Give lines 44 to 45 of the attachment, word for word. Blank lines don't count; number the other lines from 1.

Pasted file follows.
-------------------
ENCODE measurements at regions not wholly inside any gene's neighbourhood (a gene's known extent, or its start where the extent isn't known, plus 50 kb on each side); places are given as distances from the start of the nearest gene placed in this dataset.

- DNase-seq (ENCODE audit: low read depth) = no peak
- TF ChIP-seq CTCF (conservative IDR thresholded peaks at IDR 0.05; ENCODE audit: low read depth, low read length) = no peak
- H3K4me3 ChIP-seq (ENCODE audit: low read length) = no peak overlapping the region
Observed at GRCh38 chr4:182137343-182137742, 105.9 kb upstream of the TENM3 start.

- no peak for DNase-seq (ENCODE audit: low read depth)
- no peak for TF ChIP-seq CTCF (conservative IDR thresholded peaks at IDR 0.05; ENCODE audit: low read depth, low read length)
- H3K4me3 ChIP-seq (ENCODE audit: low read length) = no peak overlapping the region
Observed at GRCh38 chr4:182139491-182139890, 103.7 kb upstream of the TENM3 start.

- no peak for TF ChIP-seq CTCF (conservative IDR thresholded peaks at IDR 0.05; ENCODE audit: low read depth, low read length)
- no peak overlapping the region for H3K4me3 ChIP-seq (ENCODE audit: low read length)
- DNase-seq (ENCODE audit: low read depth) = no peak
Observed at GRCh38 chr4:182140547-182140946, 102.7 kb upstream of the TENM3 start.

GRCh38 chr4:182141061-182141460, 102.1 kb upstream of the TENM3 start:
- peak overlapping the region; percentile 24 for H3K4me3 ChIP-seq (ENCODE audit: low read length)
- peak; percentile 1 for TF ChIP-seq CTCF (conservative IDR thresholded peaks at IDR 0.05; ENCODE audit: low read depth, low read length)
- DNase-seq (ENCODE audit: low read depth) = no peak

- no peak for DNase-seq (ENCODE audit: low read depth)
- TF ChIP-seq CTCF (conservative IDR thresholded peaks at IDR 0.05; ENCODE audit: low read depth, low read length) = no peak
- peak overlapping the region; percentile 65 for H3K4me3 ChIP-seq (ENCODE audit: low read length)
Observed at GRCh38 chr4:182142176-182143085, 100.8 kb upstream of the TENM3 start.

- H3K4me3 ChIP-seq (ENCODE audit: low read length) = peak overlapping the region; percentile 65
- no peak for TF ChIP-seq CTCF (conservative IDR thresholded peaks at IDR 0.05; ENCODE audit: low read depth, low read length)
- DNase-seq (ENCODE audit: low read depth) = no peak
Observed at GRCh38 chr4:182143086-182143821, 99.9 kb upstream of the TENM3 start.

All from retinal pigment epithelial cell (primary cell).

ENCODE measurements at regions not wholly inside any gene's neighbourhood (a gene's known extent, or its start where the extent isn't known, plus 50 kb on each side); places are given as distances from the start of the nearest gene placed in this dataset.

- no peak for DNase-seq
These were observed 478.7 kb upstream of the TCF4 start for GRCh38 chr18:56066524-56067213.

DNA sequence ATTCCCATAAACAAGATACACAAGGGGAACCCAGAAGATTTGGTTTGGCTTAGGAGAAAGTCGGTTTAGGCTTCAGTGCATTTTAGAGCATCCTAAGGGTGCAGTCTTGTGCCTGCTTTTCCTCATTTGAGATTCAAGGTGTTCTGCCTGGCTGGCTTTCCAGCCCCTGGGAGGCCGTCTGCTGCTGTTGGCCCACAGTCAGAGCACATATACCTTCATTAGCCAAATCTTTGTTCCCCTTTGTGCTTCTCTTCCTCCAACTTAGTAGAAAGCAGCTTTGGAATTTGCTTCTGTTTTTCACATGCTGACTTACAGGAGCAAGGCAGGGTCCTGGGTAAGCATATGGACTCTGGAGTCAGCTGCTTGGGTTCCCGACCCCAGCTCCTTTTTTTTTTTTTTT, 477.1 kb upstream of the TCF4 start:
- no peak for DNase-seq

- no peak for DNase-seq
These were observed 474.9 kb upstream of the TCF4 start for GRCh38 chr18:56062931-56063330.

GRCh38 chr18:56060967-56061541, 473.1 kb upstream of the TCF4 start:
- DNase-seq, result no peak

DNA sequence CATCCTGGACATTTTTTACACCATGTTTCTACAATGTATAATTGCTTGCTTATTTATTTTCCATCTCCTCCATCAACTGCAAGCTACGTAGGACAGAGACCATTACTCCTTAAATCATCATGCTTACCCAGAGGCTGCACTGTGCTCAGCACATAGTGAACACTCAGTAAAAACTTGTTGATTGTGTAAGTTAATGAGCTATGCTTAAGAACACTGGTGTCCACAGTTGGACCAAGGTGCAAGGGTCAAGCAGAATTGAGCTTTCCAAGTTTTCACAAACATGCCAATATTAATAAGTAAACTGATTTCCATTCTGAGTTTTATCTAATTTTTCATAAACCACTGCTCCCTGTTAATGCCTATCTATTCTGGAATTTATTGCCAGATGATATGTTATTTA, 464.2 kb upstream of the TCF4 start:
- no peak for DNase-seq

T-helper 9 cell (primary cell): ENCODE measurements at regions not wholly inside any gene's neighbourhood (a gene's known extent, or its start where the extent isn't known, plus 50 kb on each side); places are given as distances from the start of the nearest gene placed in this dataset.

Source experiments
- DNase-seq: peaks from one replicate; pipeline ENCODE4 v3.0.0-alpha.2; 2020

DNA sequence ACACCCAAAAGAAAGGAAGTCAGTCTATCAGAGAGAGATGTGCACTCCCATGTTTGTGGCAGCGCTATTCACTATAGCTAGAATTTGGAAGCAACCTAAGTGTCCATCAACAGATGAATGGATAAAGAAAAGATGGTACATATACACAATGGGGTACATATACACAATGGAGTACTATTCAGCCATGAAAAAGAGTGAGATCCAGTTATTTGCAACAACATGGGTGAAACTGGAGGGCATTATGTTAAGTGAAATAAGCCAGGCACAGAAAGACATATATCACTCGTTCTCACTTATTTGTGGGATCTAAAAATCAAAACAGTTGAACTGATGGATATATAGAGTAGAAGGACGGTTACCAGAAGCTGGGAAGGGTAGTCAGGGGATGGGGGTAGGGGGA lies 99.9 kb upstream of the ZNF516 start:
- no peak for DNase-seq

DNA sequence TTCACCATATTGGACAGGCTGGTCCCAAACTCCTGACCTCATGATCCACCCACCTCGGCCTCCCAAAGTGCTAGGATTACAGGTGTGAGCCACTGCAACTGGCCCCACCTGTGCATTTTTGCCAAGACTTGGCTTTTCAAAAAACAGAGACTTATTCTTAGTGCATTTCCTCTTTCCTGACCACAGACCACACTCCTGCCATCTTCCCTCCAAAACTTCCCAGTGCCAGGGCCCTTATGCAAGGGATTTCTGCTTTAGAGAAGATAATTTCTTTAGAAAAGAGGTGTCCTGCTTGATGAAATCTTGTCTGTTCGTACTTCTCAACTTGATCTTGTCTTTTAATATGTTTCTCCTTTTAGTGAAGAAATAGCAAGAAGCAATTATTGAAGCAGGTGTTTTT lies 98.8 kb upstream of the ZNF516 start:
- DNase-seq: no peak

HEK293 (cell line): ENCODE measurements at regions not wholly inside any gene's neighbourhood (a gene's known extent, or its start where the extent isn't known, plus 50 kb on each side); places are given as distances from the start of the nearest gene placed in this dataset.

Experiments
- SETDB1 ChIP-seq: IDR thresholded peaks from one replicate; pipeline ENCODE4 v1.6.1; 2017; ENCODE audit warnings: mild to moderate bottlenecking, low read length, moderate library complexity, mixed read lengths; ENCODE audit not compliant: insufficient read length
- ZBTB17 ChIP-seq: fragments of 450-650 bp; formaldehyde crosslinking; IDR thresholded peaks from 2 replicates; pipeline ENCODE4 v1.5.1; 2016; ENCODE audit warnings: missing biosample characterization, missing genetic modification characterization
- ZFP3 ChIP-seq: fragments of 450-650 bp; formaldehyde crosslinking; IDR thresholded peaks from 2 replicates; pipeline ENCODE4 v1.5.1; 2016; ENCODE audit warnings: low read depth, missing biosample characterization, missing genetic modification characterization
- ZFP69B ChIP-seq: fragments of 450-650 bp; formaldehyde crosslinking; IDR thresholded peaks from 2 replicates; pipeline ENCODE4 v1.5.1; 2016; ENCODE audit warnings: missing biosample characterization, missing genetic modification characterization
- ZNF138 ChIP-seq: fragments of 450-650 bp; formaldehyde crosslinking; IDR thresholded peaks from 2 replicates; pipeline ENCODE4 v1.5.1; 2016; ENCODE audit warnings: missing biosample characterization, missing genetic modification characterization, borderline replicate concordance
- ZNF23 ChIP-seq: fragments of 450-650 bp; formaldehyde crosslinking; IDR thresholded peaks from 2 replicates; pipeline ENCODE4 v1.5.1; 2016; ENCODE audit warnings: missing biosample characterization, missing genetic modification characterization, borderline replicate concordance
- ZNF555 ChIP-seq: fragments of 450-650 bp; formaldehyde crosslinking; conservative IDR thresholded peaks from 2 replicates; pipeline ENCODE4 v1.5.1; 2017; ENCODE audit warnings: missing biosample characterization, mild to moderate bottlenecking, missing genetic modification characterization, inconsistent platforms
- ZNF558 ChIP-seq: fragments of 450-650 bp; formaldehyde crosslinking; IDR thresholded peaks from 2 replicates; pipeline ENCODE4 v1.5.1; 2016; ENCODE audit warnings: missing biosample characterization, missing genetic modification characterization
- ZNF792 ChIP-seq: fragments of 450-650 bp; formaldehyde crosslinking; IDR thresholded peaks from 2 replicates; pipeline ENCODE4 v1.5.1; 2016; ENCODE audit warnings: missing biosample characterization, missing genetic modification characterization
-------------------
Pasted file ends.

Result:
- DNase-seq: no peak

HEK293 (cell line): ENCODE measurements at regions not wholly inside any gene's neighbourhood (a gene's known extent, or its start where the extent isn't known, plus 50 kb on each side); places are given as distances from the start of the nearest gene placed in this dataset.